While county budgets are already reeling from property reassessments, deep state cuts (both current and proposed) and service demands, tomorrow’s announced distribution of county income taxes will compound these fiscal frustrations. From the Office of the Comptroller’s “local distribution memo” to county finance officers. According to the Office of the Comptroller, the January 2010 distribution of county income taxes is down 52% compared to that from January of 2009.
Maryland’s county income tax, unlike most local taxes, is collected by the State as part of the Maryland return. As a result, counties do not have an independent ability to monitor ongoing collections — they are substantially beholden to the State for estimates and actual distributions as the year goes on. The disappointing January distributions may cause continued readjustment to county budget projections for an alreadt stressed fiscal year.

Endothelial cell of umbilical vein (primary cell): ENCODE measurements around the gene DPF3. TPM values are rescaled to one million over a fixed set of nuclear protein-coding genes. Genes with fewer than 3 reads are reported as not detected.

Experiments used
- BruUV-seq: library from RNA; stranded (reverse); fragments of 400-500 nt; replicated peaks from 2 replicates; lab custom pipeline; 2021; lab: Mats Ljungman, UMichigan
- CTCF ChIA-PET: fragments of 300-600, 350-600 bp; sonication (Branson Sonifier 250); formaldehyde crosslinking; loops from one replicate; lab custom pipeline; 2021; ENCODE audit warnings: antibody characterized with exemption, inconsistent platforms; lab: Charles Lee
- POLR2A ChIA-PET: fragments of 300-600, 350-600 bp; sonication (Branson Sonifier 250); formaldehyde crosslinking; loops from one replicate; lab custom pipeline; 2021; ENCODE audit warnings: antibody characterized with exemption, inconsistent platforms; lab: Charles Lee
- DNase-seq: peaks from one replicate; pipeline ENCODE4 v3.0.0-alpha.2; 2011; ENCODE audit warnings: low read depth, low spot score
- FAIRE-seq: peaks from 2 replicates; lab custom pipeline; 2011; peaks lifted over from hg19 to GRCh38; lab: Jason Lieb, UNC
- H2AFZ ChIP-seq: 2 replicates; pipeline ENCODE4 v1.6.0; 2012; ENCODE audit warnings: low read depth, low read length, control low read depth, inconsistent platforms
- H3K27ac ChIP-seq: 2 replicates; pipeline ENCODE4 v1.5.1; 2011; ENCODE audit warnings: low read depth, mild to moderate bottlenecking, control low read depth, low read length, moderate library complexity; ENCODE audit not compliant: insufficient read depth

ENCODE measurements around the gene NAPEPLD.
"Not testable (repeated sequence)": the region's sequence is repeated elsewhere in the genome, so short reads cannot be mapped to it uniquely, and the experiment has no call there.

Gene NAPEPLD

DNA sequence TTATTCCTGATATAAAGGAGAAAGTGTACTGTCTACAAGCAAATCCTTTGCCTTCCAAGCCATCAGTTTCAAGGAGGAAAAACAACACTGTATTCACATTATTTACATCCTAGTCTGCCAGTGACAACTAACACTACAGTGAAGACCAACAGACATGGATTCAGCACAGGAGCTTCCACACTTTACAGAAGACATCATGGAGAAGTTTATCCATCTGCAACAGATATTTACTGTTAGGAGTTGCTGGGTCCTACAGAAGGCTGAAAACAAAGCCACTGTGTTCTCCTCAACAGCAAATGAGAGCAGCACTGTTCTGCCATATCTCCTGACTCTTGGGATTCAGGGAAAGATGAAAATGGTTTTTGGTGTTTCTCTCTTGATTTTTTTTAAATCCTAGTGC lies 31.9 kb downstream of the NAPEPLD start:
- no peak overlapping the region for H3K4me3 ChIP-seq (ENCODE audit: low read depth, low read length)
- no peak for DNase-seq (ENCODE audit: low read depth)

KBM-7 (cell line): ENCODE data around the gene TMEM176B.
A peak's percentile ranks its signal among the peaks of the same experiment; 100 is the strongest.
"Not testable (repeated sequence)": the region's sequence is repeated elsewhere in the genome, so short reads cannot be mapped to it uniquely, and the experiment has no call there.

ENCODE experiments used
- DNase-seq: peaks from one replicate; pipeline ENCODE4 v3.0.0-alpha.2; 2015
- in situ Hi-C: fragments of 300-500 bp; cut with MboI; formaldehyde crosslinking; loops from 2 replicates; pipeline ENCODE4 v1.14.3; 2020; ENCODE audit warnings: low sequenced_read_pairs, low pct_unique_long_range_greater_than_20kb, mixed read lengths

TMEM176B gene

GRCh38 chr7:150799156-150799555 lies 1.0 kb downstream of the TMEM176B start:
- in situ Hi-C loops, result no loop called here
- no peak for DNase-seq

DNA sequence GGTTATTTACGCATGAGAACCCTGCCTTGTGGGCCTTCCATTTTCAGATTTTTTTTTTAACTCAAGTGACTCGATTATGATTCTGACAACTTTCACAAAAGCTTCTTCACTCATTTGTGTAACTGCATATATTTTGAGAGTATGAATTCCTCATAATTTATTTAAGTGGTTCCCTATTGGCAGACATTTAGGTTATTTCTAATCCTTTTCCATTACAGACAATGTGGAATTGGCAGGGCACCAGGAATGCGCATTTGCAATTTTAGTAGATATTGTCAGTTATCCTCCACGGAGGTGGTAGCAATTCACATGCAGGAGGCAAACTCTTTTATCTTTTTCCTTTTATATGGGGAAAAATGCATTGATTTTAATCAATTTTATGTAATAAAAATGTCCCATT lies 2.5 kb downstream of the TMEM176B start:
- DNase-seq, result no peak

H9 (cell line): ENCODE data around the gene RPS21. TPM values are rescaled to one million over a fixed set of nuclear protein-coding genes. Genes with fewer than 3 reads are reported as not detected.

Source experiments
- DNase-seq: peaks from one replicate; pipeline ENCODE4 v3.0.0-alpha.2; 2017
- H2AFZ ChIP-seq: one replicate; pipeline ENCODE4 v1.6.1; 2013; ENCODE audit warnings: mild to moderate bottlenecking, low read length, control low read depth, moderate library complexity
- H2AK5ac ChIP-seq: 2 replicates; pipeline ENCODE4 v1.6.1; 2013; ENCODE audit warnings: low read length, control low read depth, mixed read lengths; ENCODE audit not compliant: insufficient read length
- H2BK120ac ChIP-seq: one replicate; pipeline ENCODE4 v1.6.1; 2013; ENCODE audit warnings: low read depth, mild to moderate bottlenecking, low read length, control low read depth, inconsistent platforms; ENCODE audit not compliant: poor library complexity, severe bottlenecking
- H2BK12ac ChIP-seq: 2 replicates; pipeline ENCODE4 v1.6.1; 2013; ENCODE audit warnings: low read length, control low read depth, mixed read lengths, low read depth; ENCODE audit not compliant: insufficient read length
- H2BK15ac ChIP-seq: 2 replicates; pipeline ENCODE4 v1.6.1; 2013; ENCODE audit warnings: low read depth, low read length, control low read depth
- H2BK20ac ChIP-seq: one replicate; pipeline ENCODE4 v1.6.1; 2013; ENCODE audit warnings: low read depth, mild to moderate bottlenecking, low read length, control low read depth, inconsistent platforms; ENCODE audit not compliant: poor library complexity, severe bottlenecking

The decline, to a large extent, is the result of an overdistribution of county income taxes made for tax year 2008. Many counties suffered a sharp decline in income taxes, relative to their own projections, in the November distribution. Because the effect of the past-year error was so great, some counties saw their entire November distribution eclipsed as a reconciliation, and that carried into the January distribution as well. Four counties remain in an overdistributed position even after these two latest scheduled distributions — a situation without recent precedent.